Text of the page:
Three Billboards Outside Ebbing, Missouri director Martin McDonagh's debut film In Bruges is a stellar dark comedy
"After I killed them, I dropped the gun in the Thames, washed the residue off my hands in the bathroom of a Burger King, and walked home to await instructions. Shortly thereafter, the instructions came through. "Get the f**k out of London, yous dumb fu**s. Get to Bruges." I didn't even know where Bruges fuc**ng was. It's in Belgium."
As soon as In Bruges starts, it sucks you in.
Written and directed by Martin McDonagh, In Bruges is a delight for anyone who savors dark comedy. The story revolves around two hit-men, Ray (Colin Farrell) and Ken (Brendan Gleeson), who have been asked by their short-tempered, foul-mouthed East End mob boss Harry (Ralph Fiennes) to get to Bruges. Ray — a childish, unfocused, irritable and highly combustible individual — hates Bruges as soon as he steps foot in the city.
Ken — who is likable, mild-mannered, organized and patient — falls in love with the medieval Belgium city. He, with a map in hand and an unfettering glow on his face, is like someone's dad who couldn't get enough of all the sightseeing. The two coldblooded killers, who are quite the opposite of each other, have to live in the town famous for its chocolates for two weeks in the same hotel room. It's almost Christmas, and Bruges, with its dreamy architecture, Gothic buildings, and cobbled streets, makes you feel like you're in a fairy-tale. Everything is quaint, implausibly calm, and unimaginably satisfying. But not for Ray. According to Ray, Bruges is a s**thole. Nothing about the city impresses him. When Ken asks Ray if he wants to go to the top of the tower and enjoy the wondrous view of the city, Ray says, "the view of what? The view of down here? I can see that from down here." He is depressed to no end, and is, inarguably, the worst tourist in the world.
A still from In Bruges/Image from YouTube.
The unusual pair try to navigate through Bruges in their own ways. Ken wants to look at old buildings, visit famous spots, and take boat rides through the canals. Ray, on the other hand, wants to simply stay hammered. His favorite spot in Bruges is a pub. Any pub. They spend their time trying to keep themselves busy while waiting for Harry to call. Ray, however he may seem to be, is not a cruel, heartless fella. Sure, he kills people for money and has an aggressive, unprovoked hatred towards Americans, but he feels remorse. Ray, who is in Bruges because he blew a little boy's head off, can't live with himself after the incident. While he comes to terms with the sin he committed, he wishes he was in London. Or in Dublin. Anywhere but Bruges.
Martin McDonagh's genius lies in taking what seems beautiful and serene to any normal person, and twisting it around into a deeply unsettling and horrifyingly funny experience. Who would think of Bruges as the setting for a shoot-out between three seemingly crazy hit-men? Only McDonagh would. The writer-director turned a beloved familial city into the playground of the loonies. Harry, the mob boss who has no patience for anything, is all about principles and ideals. Anyone who hurts a little boy must die, he says. If he ever hurt a little boy, he'd kill himself on the spot.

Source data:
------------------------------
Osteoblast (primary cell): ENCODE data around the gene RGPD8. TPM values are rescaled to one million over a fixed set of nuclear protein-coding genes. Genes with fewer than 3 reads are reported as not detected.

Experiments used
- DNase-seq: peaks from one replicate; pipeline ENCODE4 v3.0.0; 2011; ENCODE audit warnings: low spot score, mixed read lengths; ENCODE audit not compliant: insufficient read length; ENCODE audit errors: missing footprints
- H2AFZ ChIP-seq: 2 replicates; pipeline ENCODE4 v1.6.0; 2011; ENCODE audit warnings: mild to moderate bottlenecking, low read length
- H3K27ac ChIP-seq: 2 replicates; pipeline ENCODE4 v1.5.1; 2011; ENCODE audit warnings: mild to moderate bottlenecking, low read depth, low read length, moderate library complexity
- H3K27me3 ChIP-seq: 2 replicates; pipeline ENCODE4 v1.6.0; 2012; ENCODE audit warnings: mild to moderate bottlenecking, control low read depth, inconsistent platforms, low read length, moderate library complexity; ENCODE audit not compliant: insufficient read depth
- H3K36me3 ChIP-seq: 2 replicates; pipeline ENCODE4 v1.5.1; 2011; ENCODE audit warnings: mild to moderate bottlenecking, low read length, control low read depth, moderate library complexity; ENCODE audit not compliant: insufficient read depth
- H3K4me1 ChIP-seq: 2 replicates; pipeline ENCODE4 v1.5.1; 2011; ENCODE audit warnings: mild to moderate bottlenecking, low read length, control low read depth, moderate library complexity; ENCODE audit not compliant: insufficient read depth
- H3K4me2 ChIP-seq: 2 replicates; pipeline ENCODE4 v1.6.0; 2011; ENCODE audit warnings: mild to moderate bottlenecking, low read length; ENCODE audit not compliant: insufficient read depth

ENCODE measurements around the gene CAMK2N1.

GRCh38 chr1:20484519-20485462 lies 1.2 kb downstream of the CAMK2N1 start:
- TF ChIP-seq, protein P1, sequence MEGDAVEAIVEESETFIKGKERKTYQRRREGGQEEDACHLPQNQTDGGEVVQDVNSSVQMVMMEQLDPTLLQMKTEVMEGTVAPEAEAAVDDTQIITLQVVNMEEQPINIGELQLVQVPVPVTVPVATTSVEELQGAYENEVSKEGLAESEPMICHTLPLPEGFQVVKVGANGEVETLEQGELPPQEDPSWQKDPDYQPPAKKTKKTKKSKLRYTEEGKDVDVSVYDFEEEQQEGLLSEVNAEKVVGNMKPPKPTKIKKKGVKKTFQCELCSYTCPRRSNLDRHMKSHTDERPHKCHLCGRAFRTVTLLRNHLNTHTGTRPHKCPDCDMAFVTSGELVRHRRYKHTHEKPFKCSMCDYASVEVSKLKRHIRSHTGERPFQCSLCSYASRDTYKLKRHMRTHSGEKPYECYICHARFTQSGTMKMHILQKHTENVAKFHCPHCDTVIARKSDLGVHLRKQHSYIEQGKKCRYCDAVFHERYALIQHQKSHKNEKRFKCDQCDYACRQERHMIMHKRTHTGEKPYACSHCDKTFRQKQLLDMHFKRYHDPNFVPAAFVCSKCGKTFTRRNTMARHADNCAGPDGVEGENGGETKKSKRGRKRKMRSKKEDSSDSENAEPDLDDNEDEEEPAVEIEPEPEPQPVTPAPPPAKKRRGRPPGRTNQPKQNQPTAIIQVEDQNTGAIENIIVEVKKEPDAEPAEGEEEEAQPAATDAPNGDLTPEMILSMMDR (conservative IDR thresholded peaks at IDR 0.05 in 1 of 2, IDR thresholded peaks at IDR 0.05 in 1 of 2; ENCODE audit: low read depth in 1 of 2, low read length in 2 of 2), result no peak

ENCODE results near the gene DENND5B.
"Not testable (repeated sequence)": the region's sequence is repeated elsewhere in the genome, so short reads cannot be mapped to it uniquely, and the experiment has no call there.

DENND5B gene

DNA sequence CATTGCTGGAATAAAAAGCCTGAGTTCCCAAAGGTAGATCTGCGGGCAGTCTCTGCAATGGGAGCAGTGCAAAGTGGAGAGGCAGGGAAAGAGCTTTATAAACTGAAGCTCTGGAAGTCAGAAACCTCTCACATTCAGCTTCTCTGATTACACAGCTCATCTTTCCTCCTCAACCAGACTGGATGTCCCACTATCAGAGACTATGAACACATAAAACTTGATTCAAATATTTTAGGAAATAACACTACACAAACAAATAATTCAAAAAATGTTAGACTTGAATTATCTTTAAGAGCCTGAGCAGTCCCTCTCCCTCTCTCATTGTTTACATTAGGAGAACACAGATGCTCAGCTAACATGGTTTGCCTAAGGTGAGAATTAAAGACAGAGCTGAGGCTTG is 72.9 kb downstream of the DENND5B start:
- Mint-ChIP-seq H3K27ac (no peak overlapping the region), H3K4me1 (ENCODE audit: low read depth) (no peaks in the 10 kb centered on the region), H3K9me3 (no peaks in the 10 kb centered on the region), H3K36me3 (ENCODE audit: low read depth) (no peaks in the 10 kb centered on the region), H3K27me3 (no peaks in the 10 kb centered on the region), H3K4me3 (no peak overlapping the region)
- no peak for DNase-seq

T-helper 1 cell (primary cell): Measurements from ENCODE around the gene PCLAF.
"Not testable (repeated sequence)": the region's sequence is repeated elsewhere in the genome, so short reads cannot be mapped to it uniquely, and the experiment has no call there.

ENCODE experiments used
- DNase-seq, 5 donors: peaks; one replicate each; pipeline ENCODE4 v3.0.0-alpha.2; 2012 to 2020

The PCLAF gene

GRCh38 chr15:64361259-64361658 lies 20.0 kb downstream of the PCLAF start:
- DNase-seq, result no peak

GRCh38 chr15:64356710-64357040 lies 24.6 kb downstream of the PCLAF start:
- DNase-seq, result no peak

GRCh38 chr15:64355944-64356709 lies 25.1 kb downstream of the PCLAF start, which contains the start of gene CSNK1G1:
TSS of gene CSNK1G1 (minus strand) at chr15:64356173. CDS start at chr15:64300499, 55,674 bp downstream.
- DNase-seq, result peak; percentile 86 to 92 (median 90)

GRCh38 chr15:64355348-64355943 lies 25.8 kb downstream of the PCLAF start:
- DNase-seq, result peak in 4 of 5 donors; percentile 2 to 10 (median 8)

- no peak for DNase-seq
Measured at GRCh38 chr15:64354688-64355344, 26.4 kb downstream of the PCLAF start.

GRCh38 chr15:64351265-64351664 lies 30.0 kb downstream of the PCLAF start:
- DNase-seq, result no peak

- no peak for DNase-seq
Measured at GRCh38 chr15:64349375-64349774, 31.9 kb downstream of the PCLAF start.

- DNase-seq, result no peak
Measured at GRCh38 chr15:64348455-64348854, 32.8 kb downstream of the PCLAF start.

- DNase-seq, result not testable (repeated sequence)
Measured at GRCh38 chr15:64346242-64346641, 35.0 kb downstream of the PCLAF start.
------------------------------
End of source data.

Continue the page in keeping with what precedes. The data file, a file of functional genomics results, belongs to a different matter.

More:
They are killers with a code; a code they stick to religiously. What does that make them? Does it make them better than people who have no ideals and beliefs but have never murdered? Or are they forever damned? The movie tackles the ideas of heaven, hell, purgatory, morality, salvation and redemption. There are no heroes. There are no bad guys. Just highly imperfect and clumsily normal men who have no place to go. They get drunk on local beer, befriend an American midget who's also a Ketamine aficionado, and steal an insane amount of hallucinogens from a Belgian actress.
Martin McDonagh weaves these stories about highly messed up individuals who can claim no moral authority over right and wrong, but, yet, we feel for them. Their flaws make these characters seem extremely relatable, even though none of us have ever shot a little boy or went into a murderous rage. Our blunders are not as crippling as Ray's in In Bruges, but McDonagh's sublime writing make us sympathize with the characters. As the three men — Ray, Ken and Harry — create havoc in the quiet and pretty Belgian town, we can't help bus notice how subtle the humor is; how moving the dialogues are.
"At least in prison and at least in death, you know, I wouldn't be in fu**in' Bruges. But then, like a flash, it came to me. And I realized, f**k man, maybe that's what hell is: the entire rest of eternity spent in fu**in' Bruges. And I really, really hoped I wouldn't die. I really, really hoped I wouldn't die."
It doesn't matter how beautiful the streets of Bruges might be on a dark, moonlit night, if you've watched In Bruges, you'll always associate it with morbidity, confusion, debauchery, and Ray's unbridled loathing for the city.
Every movie McDonagh has made since then — Seven Psychopaths and Three Billboards Outside Ebbing, Missouri — is compared to his debut movie In Bruges. McDonagh's brilliance shines through the most troubled, depressing and morose cracks.
From America's gun problem (Harry to a gun-dealer: An UZI? I'm not from South Central Los fu**ing Angeles. I didn't come here to shoot 20 black 10-year-olds in a fu**ing drive-by. I want a normal gun for a normal person), to fat-shaming (Ray to an obese American family: You's a bunch of fu**in' elephants), to hilarious jibes at suicide (Ray to Ken: A great day this has turned out to be. I'm suicidal, me mate tries to kill me, me gun gets nicked, and we're still in fu**in' Bruges!), In Bruges brought back dark comedy in a big way.
Published Date: Feb 08, 2018 19:48 PM | Updated Date: Feb 09, 2018 00:47 AM